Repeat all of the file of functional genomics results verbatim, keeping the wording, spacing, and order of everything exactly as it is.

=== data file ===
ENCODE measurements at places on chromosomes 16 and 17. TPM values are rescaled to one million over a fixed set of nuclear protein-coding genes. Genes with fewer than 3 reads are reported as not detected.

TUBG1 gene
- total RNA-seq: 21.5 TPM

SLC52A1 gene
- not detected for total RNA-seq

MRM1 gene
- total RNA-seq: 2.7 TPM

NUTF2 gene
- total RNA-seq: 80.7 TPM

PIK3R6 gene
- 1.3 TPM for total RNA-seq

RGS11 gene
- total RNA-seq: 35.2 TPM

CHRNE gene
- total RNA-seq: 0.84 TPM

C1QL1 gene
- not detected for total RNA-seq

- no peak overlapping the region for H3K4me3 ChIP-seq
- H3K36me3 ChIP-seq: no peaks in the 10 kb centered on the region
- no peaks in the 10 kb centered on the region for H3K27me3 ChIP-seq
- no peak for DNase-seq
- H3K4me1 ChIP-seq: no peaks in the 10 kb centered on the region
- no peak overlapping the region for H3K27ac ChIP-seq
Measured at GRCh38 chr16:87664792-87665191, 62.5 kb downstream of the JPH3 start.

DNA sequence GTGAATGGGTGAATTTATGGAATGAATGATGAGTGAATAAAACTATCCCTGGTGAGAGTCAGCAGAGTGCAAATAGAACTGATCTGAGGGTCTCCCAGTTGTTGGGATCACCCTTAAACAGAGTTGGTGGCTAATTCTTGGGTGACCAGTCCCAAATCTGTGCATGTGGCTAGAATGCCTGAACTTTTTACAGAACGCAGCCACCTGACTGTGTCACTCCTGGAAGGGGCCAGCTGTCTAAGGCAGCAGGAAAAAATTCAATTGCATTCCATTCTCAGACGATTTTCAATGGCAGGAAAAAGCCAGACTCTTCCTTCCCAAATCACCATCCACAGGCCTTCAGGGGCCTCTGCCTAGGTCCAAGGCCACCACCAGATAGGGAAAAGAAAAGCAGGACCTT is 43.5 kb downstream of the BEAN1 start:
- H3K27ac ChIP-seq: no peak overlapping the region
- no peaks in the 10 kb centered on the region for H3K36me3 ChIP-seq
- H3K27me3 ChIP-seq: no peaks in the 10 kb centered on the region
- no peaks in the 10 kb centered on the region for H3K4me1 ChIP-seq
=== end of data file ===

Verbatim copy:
ENCODE measurements at places on chromosomes 16 and 17. TPM values are rescaled to one million over a fixed set of nuclear protein-coding genes. Genes with fewer than 3 reads are reported as not detected.

TUBG1 gene
- total RNA-seq: 21.5 TPM

SLC52A1 gene
- not detected for total RNA-seq

MRM1 gene
- total RNA-seq: 2.7 TPM

NUTF2 gene
- total RNA-seq: 80.7 TPM

PIK3R6 gene
- 1.3 TPM for total RNA-seq

RGS11 gene
- total RNA-seq: 35.2 TPM

CHRNE gene
- total RNA-seq: 0.84 TPM

C1QL1 gene
- not detected for total RNA-seq

- no peak overlapping the region for H3K4me3 ChIP-seq
- H3K36me3 ChIP-seq: no peaks in the 10 kb centered on the region
- no peaks in the 10 kb centered on the region for H3K27me3 ChIP-seq
- no peak for DNase-seq
- H3K4me1 ChIP-seq: no peaks in the 10 kb centered on the region
- no peak overlapping the region for H3K27ac ChIP-seq
Measured at GRCh38 chr16:87664792-87665191, 62.5 kb downstream of the JPH3 start.

DNA sequence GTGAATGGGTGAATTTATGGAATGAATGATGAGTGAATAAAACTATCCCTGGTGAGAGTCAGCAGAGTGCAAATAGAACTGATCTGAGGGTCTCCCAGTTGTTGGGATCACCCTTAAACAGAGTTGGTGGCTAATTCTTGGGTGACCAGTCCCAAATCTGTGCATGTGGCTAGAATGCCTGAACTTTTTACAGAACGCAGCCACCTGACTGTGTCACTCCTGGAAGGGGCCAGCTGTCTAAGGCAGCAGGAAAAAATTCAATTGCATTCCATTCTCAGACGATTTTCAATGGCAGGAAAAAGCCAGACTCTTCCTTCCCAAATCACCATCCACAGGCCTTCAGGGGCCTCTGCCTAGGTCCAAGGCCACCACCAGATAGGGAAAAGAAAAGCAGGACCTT is 43.5 kb downstream of the BEAN1 start:
- H3K27ac ChIP-seq: no peak overlapping the region
- no peaks in the 10 kb centered on the region for H3K36me3 ChIP-seq
- H3K27me3 ChIP-seq: no peaks in the 10 kb centered on the region
- no peaks in the 10 kb centered on the region for H3K4me1 ChIP-seq